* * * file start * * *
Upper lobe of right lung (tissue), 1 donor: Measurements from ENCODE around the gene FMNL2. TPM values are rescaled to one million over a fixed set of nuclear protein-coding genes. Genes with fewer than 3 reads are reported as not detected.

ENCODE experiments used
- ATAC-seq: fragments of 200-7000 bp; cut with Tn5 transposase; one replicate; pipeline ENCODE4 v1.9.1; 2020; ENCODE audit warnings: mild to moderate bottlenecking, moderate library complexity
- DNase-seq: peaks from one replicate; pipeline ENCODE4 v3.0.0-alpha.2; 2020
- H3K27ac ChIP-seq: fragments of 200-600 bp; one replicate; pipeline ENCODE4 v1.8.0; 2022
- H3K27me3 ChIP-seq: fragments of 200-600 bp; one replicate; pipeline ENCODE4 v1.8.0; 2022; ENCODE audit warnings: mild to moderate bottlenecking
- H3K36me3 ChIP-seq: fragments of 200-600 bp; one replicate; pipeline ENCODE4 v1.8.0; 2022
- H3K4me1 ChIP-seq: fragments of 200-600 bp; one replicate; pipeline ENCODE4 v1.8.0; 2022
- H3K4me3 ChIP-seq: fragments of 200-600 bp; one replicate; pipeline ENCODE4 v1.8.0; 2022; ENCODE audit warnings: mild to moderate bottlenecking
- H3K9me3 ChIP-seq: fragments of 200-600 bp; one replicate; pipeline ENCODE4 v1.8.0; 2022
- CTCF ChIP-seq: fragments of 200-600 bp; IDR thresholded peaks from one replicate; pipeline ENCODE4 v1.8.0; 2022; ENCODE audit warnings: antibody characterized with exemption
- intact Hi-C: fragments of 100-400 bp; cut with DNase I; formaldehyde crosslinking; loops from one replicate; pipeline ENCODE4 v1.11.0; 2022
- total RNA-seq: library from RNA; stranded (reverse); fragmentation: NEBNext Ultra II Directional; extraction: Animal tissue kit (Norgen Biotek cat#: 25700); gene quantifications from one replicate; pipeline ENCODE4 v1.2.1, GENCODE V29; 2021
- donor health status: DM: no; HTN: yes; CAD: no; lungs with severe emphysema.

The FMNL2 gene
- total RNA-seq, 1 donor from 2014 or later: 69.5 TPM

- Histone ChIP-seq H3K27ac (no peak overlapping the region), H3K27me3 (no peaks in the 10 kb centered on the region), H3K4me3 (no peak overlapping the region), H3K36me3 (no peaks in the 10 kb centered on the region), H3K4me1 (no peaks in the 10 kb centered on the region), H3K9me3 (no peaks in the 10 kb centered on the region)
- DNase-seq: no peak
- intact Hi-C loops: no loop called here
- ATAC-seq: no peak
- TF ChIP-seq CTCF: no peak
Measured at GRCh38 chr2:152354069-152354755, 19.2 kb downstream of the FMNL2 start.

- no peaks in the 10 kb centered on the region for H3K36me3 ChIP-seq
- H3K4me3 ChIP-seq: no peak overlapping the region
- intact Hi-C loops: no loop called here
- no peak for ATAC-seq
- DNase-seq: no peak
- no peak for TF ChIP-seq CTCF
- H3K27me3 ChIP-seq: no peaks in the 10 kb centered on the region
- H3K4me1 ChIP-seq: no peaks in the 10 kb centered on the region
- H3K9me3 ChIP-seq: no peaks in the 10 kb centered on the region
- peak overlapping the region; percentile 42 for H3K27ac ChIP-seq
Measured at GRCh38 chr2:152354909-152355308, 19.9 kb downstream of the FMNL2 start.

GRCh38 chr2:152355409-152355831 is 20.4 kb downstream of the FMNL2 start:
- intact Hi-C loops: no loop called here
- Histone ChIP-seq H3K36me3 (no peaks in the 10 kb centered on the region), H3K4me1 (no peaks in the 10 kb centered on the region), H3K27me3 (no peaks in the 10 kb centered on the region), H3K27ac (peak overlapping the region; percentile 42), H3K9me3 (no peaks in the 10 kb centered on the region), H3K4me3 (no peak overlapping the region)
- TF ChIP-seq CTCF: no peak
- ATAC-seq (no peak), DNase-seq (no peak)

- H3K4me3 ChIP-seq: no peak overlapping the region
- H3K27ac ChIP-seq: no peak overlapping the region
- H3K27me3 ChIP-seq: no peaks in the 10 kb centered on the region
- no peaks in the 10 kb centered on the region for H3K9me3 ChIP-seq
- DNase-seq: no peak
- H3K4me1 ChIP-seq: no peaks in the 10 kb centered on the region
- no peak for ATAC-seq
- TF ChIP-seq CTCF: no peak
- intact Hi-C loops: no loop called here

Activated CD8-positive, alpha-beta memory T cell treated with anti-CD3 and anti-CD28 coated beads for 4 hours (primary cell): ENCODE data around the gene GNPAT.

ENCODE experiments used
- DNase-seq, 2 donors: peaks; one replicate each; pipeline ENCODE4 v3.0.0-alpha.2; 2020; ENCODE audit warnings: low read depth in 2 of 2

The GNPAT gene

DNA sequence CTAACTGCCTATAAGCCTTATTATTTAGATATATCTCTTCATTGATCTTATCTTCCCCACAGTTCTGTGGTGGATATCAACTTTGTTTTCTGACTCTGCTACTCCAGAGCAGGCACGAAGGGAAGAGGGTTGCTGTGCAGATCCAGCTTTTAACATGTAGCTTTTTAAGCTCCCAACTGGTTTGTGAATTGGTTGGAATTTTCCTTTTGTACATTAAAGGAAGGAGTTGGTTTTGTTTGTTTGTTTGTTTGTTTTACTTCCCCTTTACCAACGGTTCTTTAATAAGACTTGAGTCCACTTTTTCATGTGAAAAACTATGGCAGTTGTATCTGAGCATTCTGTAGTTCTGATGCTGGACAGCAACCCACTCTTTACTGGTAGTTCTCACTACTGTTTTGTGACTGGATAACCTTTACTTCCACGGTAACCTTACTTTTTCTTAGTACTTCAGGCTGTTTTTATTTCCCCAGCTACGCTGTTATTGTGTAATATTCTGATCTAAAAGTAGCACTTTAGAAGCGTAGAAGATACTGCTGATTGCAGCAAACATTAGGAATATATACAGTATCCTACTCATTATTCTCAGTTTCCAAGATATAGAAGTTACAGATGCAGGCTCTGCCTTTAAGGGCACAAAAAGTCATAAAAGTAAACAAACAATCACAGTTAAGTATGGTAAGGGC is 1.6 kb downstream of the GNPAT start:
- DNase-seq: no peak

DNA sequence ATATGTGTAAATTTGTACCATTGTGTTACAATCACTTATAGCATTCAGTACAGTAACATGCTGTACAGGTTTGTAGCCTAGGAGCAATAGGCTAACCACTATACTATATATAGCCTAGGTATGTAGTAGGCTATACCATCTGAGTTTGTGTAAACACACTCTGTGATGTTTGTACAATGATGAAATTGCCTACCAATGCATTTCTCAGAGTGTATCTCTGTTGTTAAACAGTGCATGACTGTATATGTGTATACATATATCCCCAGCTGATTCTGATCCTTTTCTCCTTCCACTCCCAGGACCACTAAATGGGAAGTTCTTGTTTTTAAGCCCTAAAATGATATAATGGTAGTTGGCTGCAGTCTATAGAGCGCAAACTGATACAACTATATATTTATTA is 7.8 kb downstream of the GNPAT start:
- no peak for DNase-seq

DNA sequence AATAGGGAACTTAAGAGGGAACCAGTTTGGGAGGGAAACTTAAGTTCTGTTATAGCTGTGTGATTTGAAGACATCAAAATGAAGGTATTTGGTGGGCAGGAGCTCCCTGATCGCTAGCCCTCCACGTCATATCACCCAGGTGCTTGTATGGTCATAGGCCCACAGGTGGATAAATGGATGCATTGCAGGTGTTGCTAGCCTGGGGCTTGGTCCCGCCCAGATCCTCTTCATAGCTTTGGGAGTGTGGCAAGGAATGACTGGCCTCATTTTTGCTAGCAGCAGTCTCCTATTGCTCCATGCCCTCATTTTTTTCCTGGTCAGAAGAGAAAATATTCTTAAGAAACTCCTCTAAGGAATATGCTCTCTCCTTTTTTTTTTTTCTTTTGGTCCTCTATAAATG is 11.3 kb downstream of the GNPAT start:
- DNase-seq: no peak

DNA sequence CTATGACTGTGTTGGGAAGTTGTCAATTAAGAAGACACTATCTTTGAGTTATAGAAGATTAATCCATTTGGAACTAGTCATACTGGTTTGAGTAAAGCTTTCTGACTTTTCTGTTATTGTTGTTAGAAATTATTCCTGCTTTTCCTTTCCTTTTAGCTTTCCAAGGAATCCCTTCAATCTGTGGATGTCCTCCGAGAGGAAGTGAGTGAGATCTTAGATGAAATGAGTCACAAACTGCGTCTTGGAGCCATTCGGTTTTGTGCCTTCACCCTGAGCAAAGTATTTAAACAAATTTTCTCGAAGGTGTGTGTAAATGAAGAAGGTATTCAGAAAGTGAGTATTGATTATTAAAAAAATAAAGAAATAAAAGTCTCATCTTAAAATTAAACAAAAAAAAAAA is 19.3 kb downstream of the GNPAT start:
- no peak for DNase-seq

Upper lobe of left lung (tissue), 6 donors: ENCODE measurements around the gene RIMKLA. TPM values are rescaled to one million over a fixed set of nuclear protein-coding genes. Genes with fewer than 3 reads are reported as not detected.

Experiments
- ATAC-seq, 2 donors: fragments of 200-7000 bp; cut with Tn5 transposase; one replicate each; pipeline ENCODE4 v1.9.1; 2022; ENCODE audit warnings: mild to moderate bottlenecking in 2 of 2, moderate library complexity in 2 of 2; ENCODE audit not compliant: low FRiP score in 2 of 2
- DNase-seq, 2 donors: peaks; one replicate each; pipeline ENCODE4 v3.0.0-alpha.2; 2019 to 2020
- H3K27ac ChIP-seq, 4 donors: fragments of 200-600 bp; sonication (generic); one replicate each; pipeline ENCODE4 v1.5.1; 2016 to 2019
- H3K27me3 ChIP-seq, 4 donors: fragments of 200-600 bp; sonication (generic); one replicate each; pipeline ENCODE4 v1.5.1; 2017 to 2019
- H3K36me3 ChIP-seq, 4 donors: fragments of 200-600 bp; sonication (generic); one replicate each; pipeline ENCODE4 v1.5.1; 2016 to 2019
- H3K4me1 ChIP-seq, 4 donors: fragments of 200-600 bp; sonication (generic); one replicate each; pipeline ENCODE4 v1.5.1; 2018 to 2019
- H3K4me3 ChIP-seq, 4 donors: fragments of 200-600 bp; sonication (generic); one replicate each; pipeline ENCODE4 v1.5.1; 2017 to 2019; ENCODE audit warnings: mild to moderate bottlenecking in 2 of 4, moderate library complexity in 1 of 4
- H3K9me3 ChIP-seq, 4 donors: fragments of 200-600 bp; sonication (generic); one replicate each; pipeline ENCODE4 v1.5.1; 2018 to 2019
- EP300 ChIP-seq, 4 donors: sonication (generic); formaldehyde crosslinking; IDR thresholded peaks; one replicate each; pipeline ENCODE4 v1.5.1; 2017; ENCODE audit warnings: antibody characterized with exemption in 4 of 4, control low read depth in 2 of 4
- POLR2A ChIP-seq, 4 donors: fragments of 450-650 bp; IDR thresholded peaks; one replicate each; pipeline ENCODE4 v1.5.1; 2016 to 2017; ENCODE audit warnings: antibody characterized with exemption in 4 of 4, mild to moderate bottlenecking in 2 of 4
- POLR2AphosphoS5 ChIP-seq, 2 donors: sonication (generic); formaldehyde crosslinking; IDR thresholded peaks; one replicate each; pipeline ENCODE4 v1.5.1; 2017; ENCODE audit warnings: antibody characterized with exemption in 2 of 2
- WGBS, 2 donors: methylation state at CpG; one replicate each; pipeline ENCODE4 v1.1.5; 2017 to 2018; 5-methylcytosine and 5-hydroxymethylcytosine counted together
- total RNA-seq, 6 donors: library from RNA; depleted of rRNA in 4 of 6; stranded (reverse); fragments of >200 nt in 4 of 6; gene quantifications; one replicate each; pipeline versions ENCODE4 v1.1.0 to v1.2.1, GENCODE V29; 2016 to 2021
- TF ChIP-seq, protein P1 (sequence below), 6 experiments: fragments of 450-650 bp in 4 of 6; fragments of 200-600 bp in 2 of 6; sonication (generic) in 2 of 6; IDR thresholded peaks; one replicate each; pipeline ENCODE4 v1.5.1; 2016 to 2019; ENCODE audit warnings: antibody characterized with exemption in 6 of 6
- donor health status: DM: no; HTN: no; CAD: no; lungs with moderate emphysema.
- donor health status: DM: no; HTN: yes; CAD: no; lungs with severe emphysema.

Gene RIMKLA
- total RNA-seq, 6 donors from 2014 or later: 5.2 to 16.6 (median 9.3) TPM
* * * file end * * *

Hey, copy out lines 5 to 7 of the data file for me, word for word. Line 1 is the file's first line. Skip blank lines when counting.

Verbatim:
- H3K27ac ChIP-seq: fragments of 200-600 bp; one replicate; pipeline ENCODE4 v1.8.0; 2022
- H3K27me3 ChIP-seq: fragments of 200-600 bp; one replicate; pipeline ENCODE4 v1.8.0; 2022; ENCODE audit warnings: mild to moderate bottlenecking
- H3K36me3 ChIP-seq: fragments of 200-600 bp; one replicate; pipeline ENCODE4 v1.8.0; 2022